Blackface performance Originating in 19th century US minstrel performances, where white performers insultingly mimic black people by making up their faces with burned cork, and with wide red or white lips. They light-heartedly present a derogatory conception of blackness, drawing on ideas of laziness, ignorance, sexual promiscuity, and contentment with oppression (Zheng & Stear 2023: 393-394).

These are just a few instances of what I’ve called ‘aesthetic slurs’. They each have a certain prototype – a visual composite of distorted features – which manifests in all manner of objects and contexts.

Returning to Painful Cake, we could argue that Linde used the aesthetic slurs of the Golliwog and Hottentot Venus to pose a post-colonial critique. In fact, he did explicitly explain that the cake symbolised how white people consumed black people.

However, Linde’s use of the Golliwog and Hottentot Venus slurs meant that the harms of these images leaked out despite his identity, or even because of his identity as a man. Indeed, the artist’s gender was a major factor in the MsAfropolitan objection – it reinscribed the violence the work was trying to denounce. Having a black man speak on behalf of black women in the form of art, at least in this extreme case, could be considered a breach of intimacy. Despite Linde being black, his not being a black woman rendered his Painful Cake for many (but of course not all) a violation of a boundary set by many black women. The slurring images were not his to use, and he overstepped a line. His use of these aesthetic slurs meant that his artwork’s toxicity was taken at face-value.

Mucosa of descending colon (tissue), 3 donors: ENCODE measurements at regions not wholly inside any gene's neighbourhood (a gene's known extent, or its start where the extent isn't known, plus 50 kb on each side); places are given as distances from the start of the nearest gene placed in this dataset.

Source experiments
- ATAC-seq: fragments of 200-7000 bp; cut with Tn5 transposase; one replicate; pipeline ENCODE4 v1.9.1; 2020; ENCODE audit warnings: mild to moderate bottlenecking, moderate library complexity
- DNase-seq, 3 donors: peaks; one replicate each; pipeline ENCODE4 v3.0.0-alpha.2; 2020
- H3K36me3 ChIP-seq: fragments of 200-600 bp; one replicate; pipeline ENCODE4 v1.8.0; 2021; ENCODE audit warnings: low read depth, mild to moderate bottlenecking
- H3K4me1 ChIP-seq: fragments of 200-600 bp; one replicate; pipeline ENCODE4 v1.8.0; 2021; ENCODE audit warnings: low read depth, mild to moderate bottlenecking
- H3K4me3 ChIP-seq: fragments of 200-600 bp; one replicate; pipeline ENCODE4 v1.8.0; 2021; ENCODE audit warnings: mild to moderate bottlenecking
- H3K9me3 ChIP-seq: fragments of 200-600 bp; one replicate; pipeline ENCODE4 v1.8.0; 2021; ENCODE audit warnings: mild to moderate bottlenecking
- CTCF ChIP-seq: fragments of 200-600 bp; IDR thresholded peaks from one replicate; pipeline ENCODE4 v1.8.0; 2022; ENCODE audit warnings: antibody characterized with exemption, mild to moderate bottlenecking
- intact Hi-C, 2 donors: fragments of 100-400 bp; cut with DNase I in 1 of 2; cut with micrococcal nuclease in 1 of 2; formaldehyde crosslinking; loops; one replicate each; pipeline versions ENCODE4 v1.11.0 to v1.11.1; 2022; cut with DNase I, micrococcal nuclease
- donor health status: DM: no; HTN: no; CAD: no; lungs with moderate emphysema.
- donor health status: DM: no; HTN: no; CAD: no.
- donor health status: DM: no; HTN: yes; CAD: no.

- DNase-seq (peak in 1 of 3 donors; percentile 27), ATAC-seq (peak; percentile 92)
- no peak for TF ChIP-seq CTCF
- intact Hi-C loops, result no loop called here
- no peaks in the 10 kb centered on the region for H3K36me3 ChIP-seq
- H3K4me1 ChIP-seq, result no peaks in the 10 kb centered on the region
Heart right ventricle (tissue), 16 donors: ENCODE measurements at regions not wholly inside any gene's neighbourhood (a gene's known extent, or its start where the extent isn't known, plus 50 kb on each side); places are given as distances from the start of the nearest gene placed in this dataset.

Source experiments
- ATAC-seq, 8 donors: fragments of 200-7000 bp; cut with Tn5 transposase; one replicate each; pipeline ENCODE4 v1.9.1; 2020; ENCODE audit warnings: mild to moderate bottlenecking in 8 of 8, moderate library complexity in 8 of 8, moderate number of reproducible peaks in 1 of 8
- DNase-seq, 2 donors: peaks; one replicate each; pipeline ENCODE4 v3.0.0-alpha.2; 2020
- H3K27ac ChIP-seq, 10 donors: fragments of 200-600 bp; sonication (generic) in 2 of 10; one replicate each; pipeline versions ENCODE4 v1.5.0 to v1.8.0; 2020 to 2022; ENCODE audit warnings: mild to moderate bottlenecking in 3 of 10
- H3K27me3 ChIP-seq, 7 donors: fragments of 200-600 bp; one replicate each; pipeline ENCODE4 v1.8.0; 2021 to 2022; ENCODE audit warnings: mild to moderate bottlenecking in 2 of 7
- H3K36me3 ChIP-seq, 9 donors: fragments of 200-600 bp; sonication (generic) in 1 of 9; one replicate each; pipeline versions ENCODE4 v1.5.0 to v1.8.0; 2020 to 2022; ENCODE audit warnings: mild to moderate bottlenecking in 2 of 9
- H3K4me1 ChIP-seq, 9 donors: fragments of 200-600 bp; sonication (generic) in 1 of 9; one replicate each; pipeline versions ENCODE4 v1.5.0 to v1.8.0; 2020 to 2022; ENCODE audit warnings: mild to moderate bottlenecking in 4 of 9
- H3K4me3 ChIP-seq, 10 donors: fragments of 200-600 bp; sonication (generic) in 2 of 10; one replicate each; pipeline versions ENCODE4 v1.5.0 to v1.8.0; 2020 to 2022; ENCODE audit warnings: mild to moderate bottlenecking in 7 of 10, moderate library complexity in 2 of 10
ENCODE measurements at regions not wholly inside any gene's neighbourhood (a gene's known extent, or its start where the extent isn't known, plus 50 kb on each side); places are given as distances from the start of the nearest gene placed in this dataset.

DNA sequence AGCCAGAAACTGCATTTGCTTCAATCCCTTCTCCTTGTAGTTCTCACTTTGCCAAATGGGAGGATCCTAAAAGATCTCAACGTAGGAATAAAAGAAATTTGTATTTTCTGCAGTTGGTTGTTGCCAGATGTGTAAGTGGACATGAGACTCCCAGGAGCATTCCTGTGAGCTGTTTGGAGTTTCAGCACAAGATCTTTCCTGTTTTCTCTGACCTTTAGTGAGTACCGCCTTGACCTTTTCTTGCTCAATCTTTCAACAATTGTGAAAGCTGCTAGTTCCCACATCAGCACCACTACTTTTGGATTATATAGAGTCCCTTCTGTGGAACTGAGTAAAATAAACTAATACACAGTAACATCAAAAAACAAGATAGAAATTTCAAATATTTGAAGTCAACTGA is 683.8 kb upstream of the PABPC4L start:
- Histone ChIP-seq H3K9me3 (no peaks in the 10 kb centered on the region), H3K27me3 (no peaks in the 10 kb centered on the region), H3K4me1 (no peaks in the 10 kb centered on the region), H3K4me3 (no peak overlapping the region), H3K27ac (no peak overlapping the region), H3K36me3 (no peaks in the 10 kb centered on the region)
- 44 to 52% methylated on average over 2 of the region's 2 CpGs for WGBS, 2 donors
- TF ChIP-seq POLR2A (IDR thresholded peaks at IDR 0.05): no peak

In Linde’s defence, we could argue that he had reclaimed the aesthetic slur of at least the Golliwog. And of course, linguistic slurs are often appropriated or reclaimed, where they are co-opted by the target group who begin using the slur in a non-slurring, liberated way. But aesthetic slurs seem to resist this. Perhaps they are even more visceral than linguistic slurs because of their perceptual content – their aesthetic properties pack more of a punch, which cannot be inoculated over time with liberatory uses. Indeed, expressing dangerous sentiments through imagery, art and entertainment is what makes these dangers so much more sinister and powerful. A picture is worth a thousand words.


Word count: 1393


Anderson, Luvell & Lepore, Ernie (2013) ‘What Did You Call Me? Slurs as Prohibited Words’ Analytic Philosophy 54 (3):350-363.

Collins, Patricia Hill (1990) Black Feminist Thought (Hyman).

DiFranco, Ralph (2017) ‘Derogation without words: On the power of non-verbal pejoratives’ Philosophical Psychology 30 (6):784-808.

Green, Mitchell (2021) The Philosophy of Language (Oxford University Press).

Zheng, Robin & Stear, Nils-Hennes (2023) ‘Imagining in Oppressive Contexts, or What’s Wrong with Blackface?’ Ethics 133 (3):381-414.

[1] quoted in:




Photo of Makode Linde by Frankie Fouganthin – Own work, CC BY-SA 4.0,